Fix old car or replace with new one?

Dear Dave,

My old car has been having lots of problems lately. Do you have any advice on how to decide when it’s best to just fix an old car or get a newer one instead?

Kristin Dear Kristin,

This is a good question. Mathematically, the first thing to look at is the car’s worth if you don’t make repairs. Should you spend $1,000 to increase the value of the vehicle $500? Dumb question, right? At that point, you sell the car as-is and put the $1,000 it would take to fix it toward something newer.

On the other hand, let’s say you’ve got a little hooptie worth $1,000 but by putting $500 into it, you can have it up and running again. Suddenly it’s worth $2,500. That’s money well-spent, because what you’ve done has significantly increased the value.

The other side is that at some point, the hassle factor of an old car can turn it into a money pit. If you can’t get anywhere because the car’s always busted, then you need to find something else for the sake of safety and reliability. If this happens, though, you should still pay cash for a better car. Even if you’re not taking a step up in price or fanciness, it’s still better than taking on a car payment. I’d walk or ride a bike everywhere before I did that!


You lacked clarity

Dear Dave,

About 17 months ago, my wife and I allowed a lady who had lost her home to a fire to move into an empty house we own and had thought about selling. During that time she’s made no effort to pay rent. My wife wants to write it all off and just give her the house and title, but I think she owes us something for putting a roof over her head. What do you think?

Thomas Dear Thomas,

Honestly, I think you handled this situation poorly from the very beginning. From what you’re telling me, you put her there originally on a charity basis, and now you want to change the deal. You didn’t say anything about giving her a house, but you didn’t set up a rental agreement either. And now you’re acting like she owes you 17 months of back rent. I don’t think so. I think that’s on you.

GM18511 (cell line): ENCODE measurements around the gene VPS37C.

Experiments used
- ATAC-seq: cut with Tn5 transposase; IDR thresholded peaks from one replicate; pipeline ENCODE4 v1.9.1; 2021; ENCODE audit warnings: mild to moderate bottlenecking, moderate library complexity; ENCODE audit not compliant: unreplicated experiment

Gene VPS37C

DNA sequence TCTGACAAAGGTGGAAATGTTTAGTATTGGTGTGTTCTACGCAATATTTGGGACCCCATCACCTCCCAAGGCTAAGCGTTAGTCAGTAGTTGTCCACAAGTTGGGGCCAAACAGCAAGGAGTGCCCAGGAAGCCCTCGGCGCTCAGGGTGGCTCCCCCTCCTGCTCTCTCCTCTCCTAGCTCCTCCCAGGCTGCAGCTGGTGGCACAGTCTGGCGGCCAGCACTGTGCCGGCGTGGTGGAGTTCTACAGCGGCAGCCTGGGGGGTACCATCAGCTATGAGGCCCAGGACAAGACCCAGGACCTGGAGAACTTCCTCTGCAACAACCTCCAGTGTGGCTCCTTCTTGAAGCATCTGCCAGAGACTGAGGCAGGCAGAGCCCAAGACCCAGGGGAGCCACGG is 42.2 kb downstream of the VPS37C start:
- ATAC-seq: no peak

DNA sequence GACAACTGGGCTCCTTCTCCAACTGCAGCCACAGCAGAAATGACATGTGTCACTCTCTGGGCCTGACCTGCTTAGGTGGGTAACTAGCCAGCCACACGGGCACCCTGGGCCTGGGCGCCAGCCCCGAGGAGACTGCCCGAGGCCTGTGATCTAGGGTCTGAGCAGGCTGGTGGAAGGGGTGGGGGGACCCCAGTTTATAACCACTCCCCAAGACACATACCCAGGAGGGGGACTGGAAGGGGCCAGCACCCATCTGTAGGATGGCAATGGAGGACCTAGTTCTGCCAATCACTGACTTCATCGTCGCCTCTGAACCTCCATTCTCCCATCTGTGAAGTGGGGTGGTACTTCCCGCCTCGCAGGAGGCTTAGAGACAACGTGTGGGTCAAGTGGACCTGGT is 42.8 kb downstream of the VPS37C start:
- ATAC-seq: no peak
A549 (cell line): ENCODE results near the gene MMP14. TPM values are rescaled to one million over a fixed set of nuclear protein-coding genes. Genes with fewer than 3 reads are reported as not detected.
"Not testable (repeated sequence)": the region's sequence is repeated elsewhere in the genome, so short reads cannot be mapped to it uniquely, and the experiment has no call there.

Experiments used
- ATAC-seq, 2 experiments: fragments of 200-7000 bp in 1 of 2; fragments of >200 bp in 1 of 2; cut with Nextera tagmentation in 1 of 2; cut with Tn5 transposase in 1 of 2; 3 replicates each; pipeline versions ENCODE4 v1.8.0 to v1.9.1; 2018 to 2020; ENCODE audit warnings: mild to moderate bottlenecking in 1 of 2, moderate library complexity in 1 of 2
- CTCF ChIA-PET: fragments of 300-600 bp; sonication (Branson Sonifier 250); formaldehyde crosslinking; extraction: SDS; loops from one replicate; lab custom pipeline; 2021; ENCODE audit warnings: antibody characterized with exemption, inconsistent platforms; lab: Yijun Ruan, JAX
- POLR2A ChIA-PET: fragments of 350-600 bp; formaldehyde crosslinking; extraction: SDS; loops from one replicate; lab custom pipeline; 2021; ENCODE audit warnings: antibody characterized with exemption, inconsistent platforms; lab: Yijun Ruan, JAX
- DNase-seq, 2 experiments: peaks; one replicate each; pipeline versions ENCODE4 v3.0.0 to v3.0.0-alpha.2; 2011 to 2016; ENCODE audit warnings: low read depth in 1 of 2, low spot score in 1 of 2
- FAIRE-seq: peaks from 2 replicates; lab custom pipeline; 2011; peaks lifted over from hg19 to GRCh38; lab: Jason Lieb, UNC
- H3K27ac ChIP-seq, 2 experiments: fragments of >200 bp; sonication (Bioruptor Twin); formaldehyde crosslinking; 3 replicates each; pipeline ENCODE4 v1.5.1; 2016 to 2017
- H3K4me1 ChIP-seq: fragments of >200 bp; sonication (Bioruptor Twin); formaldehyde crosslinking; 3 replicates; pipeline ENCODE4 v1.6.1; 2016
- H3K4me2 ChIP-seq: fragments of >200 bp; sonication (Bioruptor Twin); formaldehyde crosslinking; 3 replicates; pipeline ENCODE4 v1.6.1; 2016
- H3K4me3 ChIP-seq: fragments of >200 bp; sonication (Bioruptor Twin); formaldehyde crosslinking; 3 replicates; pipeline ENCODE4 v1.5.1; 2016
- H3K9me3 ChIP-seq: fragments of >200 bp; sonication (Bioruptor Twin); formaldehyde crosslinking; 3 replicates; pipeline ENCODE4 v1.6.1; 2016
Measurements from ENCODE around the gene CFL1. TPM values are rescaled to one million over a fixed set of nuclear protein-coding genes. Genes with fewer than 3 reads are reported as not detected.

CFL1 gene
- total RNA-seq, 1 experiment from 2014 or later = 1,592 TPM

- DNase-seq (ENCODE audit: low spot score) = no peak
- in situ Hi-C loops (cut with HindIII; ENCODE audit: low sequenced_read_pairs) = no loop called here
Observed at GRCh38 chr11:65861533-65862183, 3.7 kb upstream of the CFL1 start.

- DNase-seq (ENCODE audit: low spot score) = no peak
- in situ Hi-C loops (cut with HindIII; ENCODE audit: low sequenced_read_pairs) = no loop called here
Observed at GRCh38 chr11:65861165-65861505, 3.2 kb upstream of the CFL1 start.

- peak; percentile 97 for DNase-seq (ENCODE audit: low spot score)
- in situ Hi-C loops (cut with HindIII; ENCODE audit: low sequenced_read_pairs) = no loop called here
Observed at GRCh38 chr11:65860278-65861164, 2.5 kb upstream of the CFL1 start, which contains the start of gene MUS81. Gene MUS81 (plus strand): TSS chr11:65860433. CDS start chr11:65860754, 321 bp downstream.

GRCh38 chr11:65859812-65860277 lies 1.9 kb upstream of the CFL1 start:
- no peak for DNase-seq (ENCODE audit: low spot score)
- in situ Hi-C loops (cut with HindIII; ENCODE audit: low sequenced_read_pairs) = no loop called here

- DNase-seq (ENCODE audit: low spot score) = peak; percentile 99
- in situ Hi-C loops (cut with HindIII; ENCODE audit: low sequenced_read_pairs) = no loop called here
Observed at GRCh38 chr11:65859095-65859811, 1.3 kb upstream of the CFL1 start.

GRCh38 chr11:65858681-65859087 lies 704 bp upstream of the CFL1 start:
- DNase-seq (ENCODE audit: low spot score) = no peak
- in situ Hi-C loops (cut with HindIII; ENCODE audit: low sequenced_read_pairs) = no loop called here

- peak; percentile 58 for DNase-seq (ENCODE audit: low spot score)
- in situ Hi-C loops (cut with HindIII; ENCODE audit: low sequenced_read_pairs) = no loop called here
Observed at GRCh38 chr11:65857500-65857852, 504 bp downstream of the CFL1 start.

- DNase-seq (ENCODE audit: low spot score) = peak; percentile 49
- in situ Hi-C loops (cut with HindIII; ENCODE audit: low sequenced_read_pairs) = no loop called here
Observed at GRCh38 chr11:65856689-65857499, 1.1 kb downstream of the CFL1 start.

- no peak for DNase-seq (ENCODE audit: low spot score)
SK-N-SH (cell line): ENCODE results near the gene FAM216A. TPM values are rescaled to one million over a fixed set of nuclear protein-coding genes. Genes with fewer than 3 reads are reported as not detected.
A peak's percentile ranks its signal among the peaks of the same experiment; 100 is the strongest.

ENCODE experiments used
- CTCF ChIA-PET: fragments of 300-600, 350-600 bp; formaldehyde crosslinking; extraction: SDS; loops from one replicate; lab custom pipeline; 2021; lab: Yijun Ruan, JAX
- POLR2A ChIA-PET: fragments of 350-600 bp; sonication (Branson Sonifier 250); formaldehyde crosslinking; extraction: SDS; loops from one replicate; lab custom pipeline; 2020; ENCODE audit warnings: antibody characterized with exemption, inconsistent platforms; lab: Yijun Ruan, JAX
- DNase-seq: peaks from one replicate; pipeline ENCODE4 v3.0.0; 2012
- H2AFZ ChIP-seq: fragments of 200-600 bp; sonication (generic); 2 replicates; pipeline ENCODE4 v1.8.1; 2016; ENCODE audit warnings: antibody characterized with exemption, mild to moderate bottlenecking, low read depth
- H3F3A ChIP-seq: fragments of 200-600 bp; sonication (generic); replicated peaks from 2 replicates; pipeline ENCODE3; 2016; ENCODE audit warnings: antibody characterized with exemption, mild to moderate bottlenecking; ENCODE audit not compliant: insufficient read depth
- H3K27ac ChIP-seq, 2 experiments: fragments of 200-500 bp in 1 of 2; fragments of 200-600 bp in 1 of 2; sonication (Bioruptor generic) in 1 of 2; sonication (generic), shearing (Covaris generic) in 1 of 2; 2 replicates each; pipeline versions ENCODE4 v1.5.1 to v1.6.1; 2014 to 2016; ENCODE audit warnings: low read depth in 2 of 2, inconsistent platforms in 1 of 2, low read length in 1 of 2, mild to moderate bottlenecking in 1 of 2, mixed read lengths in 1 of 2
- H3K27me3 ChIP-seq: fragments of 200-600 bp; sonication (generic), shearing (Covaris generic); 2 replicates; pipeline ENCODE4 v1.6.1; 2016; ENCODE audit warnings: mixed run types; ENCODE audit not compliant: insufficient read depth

Now, you have some decisions to make. Were you providing free housing to someone who was struggling, or were you providing a free house to someone who was struggling? I understand this lady has experienced a terrible tragedy, but even with that, I’m not hearing lots of evidence that she’s moving toward gaining control and getting her life back together. You may be giving a drunk a drink, if after 17 months of this situation she’s not back on her feet again and out on her own.

If it were me, I’d sit down with her and have a gentle talk. Let her know the last 17 months were a gift, but you want to see her making her way and winning at life again. Set a reasonable time limit, whether it’s six months or even a year, and tell her you’ll be selling the house at that point. This is fair to her and to you guys as well.


Bad boat deal

Dear Dave,

My wife and I are on Baby Step 2 of your plan, and we’re paying off our debt. I’ve been trying to sell my motorcycle and listed it for $5,000 on Craigslist. The other day, a guy offered me $2,000 cash and a boat for the bike. I’ve always really wanted a boat, but I’m not sure this is the time. And the money would only make a small dent in our debt. Would this kind of deal be legal in the Dave Ramsey universe?

Matt Dear Matt,

It’s an interesting deal, but at this stage of the game I think you have to ask yourself what your goal is. If it’s to get a boat, then you’ve accomplished that goal. However, if your goal is to get out of debt, this deal doesn’t get you where you want to be. Plus, it could add even more expense and hassle to your life. Upkeep and maintenance on some boats can really add up.